In previous posts, I mentioned that I’ve declared 2018 the year I would work more with playing cards personally, as I’m coming up on the 20th anniversary of the dream that set me on the path to becoming a card reader.
On July 7, 1998, I had a dream in which I was reading playing cards for myself, studying the cards on a table and taking notes. I woke up from the dream mystified, as I’d never worked with a deck of cards like that in my waking life.
In researching the symbolism of playing cards in dreams, I discovered that playing cards were related to Tarot cards, and that set the stage for me to begin exploring Tarot. And the rest, as they say, is history.
And as I immersed myself in Tarot, I had a follow-up dream, again with playing cards, and I realized I was supposed to also read actual playing cards too. And that was reinforced again when I took up Lenormand a few years ago, because traditional decks have playing card inserts, which I found totally captivating. And I wanted to find ways to work with them when reading Lenormand, so the interest in reading playing cards was sparked again.
Interesting things can happen when you make a declaration. In this case, a woman recently messaged me on Facebook. We weren’t “friends” on FB, so I didn’t know who she was when the message landed in my inbox. She wanted to let me know that she watches the video presentations of my readings, and asked if I ever read with the Petit Etteilla, a French cartomancy system said to be the original Lenormand.
I replied that I’d heard of the system, but I hadn’t delved into it beyond knowing about it. And then she made the offer to send me a copy of the Petit Etteilla in English (it’s traditionally in French, and only translated into English a few years ago)—for free, her gift to me.
I thanked her for her generosity, and gave her my address. Within a few days, I was surprised to see a long, narrow box in the mail. In it, she had not only sent me a copy of an English translation of the Petit Etteilla—but also a copy of it in French, along with a drawstring bag, and some handwritten notes about the deck! The handwritten notes turned out to be very important, as there is little written about the Petit Etteilla in English.
How magical is it, that, just as I declare to deepen my playing card reading practice, a woman—who I never met or spoke to before—would offer to send me a French deck of playing cards?
The only thing I could say is that it was a sign.
So I spent some time looking over the notes to get some understanding of how to work with the cards, but I’m also a believer that experience can be the best teacher, so I decided to lay out a Line of 5 to read.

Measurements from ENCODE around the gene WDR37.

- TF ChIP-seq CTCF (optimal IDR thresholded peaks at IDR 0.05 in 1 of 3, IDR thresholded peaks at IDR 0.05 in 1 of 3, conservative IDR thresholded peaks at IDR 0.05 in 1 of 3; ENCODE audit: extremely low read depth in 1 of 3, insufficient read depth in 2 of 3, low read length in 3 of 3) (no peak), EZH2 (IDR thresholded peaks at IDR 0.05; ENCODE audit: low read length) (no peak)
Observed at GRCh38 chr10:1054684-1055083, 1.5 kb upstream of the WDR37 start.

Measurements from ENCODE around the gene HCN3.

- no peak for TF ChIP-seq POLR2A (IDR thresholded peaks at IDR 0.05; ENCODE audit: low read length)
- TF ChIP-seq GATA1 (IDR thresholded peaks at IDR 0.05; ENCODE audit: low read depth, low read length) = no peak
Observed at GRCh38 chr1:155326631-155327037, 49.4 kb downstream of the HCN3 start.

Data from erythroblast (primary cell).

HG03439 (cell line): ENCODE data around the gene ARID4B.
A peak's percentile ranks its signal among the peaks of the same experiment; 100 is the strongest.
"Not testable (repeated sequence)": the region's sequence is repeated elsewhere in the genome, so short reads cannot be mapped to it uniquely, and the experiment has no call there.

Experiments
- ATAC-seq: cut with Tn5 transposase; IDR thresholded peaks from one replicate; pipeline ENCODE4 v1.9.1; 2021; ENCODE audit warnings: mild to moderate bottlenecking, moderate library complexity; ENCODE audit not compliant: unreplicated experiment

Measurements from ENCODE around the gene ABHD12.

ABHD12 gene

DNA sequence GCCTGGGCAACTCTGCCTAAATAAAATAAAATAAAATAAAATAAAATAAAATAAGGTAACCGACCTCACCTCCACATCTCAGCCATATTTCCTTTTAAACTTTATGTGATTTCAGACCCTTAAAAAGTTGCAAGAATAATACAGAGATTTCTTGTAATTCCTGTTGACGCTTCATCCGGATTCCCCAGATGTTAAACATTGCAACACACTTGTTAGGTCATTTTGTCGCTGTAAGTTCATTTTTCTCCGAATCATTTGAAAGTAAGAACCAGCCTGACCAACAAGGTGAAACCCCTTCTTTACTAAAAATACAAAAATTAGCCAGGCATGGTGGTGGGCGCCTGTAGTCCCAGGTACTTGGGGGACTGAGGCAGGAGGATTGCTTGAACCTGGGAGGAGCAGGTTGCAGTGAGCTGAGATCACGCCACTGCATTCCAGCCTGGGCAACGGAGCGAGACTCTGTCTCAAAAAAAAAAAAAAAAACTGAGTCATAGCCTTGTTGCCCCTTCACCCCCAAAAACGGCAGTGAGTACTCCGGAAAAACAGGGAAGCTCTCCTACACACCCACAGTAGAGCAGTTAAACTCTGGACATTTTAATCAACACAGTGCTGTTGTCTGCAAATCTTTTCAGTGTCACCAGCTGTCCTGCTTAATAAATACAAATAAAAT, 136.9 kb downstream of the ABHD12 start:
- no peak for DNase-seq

For the reading, I asked, “What can I do to learn how to work with the English Petit Etteilla?”
I shuffled the deck, making sure some of the cards were reversed (the system requires reversals). With the cards facedown, I cut the deck, fanned the cards, and drew 5 cards at random. The cards are placed right-to-left, and that’s how they’re to be read.
I drew, from right-to-left: Ace of Diamonds, King of Diamonds, Etteilla, Jack of Hearts, and 7 of Spades.
The first thing I noticed was the Etteilla card in the middle of the line. The Etteilla card represents the Questioner (Le Questionant), and is the deck’s way of saying things center on me, saying I play a central part in my learning to work with the system.
And this was random. You can’t make this stuff up.
The cards have writing on all four sides of the cards, and different meanings are taken into account when the cards are upright, reversed, or in multiples.
For the Ace of Diamonds, the meaning is a letter or written communication. For the King of Diamonds, the meaning is a significant man. Pairing these cards, they say that written communication from a significant man is going to help me learn to read the Petit Etteilla. And then, with the Questioner card coming right after, the message then becomes written communication from a significant man comes to you.
And it occurred to me what my kind gift-giver said in the notes she enclosed: She told me the papers were notes she’d taken when learning from her teacher—a man. And this man is well-known in Europe for his work with different systems of cartomancy.
When the Ettteilla card appears, you’re to take the word next to the letter E on the card to its left. The word of the Jack of Hearts next to the letter E is superstition.
I was perplexed by this word, and had to sit with it for a bit. And then I decided to look the word up in the dictionary for some ideas:
- A belief in the supernatural
- Practice based on belief
That helped me form this message: the practice of believing would help me in learning to work with the Petit Etteilla.
And the final card, 7 of Spades, has the meaning of hope. Paired with the Jack of Hearts, the cards are saying to believe and remain hopeful. I worded the ending in that manner because I personally read Spades as challenges and the 7 of Spades can mean setback and stagnation.
So my summation is written communication from a significant man comes to you, and through practice, you will gain hope. Basically, sticking with the notes I have (for now), practice doing readings with the cards, and remaining hopeful will be the things that will help me learn to work with the Petit Etteilla.
And the word superstition is a nice one to bring this to a close: In essence, I have to believe in the magic of the cards.
Oh, I think I can manage that…